“Hi, I’m Chelsea. Welcome to the Cacophony Café. I’d like to tell you about our specials tonight.”
Our group of six is seated at a round table. This is a good thing, because it’s easy to see everyone. The restaurant is dark-ish and the noise is rising by the moment. This is not a good thing, because noise interferes with communication. But it comes with the territory; as diners enjoy their drinks, their voices rise, adding to the din. But we chose this restaurant, and if it becomes intolerable, we can leave. But we’re hungry, ready for a good time, and it’s me, the person with hearing loss, who suffers most from the noise. One out of six isn’t bad, eh?
As Chelsea takes a breath before launching into the specials, I raise my hand and interject quickly – not referring to her by name, regretfully, because I didn’t catch it. (As other speechreaders will testify, ‘Chelsea’ is a name articulated behind the teeth, with little discernible lip movement. So from what I can see, her name could also be Touchy or Shih Tzu.)
“Would you mind standing by me – I have hearing loss.”
“Oh, sure, sorry,” she says to a point somewhere over my head. Moving to my side, she takes another breath, and starts again.
“Our soup today is Barley-Beef with Lime – a tangy eco-creation made with barley grown within a hundred-mile radius, and beef raised on an emotionally stress-free farm, and finished with jus de lime from pesticide-free pygmy citrus trees.”
I think I’ve caught most of it, but to be sure, I whisper to my husband, “What kind of soup?”
“Beef,” he answers.
Chelsea plows on, at a rat-a-tat-tat pace. “The fish tonight is a delicious grilled snapper with a balsamic reduction, accompanied by puréed, gingered parsnips and rosemary-crusted, oven-roasted potato slivers.”
Me, again. “I’m lost, honey, what was that?”
“Fish and chips.”
I knew something had either been left out, or lost in translation, because even I could tell Chelsea had been somewhat more descriptive than ‘fish-and-chips’. Either he couldn’t remember the fine details of the dish, was too lazy to repeat it all, or his man-brain truly only heard ‘beef’ and ‘fish’ and potato’.
Giving him a suspicious look, I went over to a blackboard that appeared to have consumed an entire piece of chalk on the lengthy descriptions of the evening’s specials. It was chalk captioning that, with the help of good reading glasses, helped me figure out my meal. When in doubt, read it.
On a recent trip to Florida, I introduced the Hearing Husband to some friends – wonderful movers and shakers from the Sarasota group of the Hearing Loss Association of America. We went for dinner at a fish house by the beach, and waited a long time to get the perfect table outside on the pier. The last glints of sunset and hanging lanterns provided just enough light for speechreading – infinitely preferable to the brightly lit but noisy interior that would have been like eating inside a large vacuum cleaner.
The poor server had barely opened his mouth to speak before our advocacy skills moved into high gear and that fellow got a crash course on how to wait on people with hearing loss. It took him three times longer than normal to describe the specials, because we all needed various things repeated, either by him or by each other. (“No, he didn’t say ‘yahoo’, he said ‘wahoo’. Really, that’s a fish.”) Although I can’t swear to this, I think the two hearing husbands had downed their first beer by the time the rest of us got the menu sorted out.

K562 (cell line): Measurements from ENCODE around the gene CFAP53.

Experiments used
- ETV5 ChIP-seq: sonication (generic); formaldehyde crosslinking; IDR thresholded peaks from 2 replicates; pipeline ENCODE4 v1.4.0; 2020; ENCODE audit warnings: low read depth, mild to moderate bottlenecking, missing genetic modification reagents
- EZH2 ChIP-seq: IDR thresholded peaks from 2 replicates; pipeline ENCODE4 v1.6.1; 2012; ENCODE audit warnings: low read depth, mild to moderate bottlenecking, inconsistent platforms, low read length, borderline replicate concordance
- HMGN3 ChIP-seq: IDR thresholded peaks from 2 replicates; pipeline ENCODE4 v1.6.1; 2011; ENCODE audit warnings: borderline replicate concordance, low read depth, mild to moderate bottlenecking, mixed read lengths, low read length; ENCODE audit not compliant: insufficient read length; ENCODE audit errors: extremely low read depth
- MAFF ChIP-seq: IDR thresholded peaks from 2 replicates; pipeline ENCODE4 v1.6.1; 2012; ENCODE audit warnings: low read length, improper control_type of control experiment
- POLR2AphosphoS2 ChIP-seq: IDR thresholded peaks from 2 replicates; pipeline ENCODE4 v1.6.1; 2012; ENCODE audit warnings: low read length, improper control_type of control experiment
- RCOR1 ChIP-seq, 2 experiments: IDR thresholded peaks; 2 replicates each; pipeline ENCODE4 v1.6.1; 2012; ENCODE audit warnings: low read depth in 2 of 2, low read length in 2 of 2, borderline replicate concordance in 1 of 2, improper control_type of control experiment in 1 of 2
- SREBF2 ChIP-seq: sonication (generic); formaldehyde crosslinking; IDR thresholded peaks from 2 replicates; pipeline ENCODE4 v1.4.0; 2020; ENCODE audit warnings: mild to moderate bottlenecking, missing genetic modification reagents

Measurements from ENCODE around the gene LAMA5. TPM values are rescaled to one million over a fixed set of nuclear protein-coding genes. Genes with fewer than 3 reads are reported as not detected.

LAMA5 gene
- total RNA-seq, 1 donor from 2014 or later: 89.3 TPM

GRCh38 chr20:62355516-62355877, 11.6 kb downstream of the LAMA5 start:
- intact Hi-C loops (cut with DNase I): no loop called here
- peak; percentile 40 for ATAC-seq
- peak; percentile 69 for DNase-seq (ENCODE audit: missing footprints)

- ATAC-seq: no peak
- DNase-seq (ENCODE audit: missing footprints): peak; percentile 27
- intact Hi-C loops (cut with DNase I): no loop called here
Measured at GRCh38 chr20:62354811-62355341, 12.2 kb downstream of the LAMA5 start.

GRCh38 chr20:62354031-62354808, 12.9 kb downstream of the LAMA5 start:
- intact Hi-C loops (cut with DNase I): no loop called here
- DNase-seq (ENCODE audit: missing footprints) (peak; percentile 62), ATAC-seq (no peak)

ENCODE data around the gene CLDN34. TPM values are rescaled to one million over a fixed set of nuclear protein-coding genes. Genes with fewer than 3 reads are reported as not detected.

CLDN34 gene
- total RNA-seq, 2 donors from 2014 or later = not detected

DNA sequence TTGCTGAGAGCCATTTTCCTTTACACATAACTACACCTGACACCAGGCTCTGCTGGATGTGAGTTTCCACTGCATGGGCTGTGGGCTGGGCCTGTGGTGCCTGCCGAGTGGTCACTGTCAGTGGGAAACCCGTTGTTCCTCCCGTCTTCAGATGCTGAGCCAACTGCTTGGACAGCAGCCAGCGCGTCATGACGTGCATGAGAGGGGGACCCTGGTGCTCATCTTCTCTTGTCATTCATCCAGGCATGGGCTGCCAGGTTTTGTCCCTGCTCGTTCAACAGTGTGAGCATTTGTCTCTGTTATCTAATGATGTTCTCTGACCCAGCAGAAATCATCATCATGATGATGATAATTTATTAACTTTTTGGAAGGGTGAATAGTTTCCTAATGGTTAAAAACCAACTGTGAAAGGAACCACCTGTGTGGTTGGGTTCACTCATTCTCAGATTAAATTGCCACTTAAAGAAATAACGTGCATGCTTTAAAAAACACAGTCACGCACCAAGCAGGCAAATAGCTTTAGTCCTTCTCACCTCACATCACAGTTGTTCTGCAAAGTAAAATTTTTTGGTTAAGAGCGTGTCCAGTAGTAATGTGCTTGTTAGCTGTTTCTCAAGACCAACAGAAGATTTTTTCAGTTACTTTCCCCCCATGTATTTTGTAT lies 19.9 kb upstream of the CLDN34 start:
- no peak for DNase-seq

For people with hearing loss, eating at restaurants ranks high on the list of challenging situations. Almost all restaurants serve up some background noise, and it’s a personal choice as to how much noise is acceptable. On the other hand, conversation can be just as strained in restaurants that are extremely quiet, because people use their soft-whisper voices, as if they were having lunch in a funeral parlor.
People with communication challenges immediately recognize well-trained staff. The best servers look you in the eye – even if there are 10 of you – when describing the daily specials. They ask if you have any questions, and won’t flinch when you say, “Yes, I do. Could you start again from the beginning?” When you tell them you have hearing loss, they know how to communicate – they raise their voice and maintain eye contact. They don’t say ‘no problem’ and then continue speaking in the same, ineffective way. And I’m also fond of servers who are new on the job, or struggling with those inventive menu descriptions. The longer they take, the better I like it.
“The, uh, chicken special has been…uh, cooked…and, oh, darn,” she says, pulling out her notebook, giving me time to digest that chicken is the main ingredient. I’ve never met a chicken I didn’t like, so I put us both out of our misery and order the poulet.
Background noise and low lighting are dangerous enough, but when a poorly trained server is added to the mix, it doesn’t bode well for diners with hearing loss. Food doesn’t taste as good if the restaurant environment forces me to work too hard to enjoy it. Good food can turn into sawdust if you can’t understand what’s being said – bad food can be made palatable by laughter.
For the best possible dining experience:
– Small groups are better
– Make reservations, advising restaurants of your hearing loss and need for a quiet spot
– Advise both the person seating you and your server of your communication requirements.
– When all else fails, forget the specials and order from the menu.
If you find a good restaurant, recommend it to your friends. If they go, make sure they tell the restaurant, “We’re here because we heard this is a great place to eat and enjoy a conversation.”